In Western Canada and around the world, the energy sector is rapidly transforming to one that promises to be cleaner, greener and more efficient. Each month, the Canada West Foundation’s Energy Innovation Brief brings you stories about technology innovations happening across the industry – in oil and gas, renewables, energy storage and transmission. If you have an idea for a story, email us at:
Special issue on electric vehicle charging
This month, we bring you a special issue of the EIB looking at innovations in electric vehicle (EV) charging. Not the electric vehicles themselves, not the batteries, just the charging. This issue focuses on innovations that address two of the biggest challenges:
- Connecting vehicles to power so cars can be charged where and when owners want.
- Managing grid demand and peak surges so electricity is available when needed.
In this issue, we talk about level 1, 2 and 3 charging infrastructure—with different levels delivering different charging speeds and voltage. If you aren’t familiar with these terms, skip to the bottom of the Brief for an explanation.
In this month’s roundup of energy innovation news
01| On-street charging without the clutter
02| Would you like a charge with your latte?
03| VW’s robot parking attendant
04| No plug, no problem
05| Smart charging
06| Working with the grid, not against it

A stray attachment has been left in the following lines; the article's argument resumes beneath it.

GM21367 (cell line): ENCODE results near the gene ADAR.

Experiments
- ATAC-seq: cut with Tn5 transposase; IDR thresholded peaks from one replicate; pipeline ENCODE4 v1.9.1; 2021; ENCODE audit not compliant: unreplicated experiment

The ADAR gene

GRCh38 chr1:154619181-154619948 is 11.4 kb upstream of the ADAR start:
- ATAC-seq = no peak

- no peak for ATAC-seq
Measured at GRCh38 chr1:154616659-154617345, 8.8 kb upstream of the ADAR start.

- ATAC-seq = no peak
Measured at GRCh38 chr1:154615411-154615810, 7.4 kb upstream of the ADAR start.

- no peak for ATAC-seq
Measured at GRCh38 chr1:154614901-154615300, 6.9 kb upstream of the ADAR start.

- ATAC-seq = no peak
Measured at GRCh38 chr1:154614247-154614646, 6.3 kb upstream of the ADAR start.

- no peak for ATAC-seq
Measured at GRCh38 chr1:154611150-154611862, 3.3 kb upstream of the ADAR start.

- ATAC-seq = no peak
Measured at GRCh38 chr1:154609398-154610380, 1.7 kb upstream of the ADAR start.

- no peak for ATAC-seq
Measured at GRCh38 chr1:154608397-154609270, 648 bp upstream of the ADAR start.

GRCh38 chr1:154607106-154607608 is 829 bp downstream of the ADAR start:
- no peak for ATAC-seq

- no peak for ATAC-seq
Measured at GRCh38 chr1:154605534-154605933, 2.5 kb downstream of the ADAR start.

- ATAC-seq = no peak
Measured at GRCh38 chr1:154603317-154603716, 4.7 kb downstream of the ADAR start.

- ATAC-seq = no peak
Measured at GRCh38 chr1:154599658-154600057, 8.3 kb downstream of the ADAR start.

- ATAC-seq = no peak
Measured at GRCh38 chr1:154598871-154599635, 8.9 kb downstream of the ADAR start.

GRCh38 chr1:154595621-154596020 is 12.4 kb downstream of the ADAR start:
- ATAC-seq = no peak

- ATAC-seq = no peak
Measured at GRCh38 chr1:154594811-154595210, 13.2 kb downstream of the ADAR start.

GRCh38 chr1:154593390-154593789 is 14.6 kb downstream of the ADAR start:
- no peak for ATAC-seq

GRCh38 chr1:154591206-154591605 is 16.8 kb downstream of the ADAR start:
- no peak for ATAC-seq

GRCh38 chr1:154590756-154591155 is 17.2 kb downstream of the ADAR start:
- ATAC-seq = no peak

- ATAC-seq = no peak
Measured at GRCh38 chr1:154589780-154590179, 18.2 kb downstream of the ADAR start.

07| World’s first bidirectional city
08| Fast charge without a high-power grid connection
09| An explanation of level 1, 2 and 3 charging
Connecting vehicles to power
The vast majority of EV owners do almost all of their charging at home. This is easy (well, easier) if you have your own garage or carport. But what about EV owners who live in high-rises, row houses or simply don’t have areas they can dedicate to installing a home charger? In many major cities, this could be over half of the population.
On-street charging without the clutter
Berlin-based ubitricity has pioneered an approach of manufacturing and installing EV chargers that fit into existing lamp posts. The solution makes use of existing infrastructure, which avoids additional clutter on busy streets and uses the same power supply already feeding the streetlights, meaning little to no additional groundwork is required for installation. With over 5,000 charge points active, the company has quickly become the largest charging network in the U.K. and has set the ambitious goal of having 50,000 chargers online in the U.K. by 2025.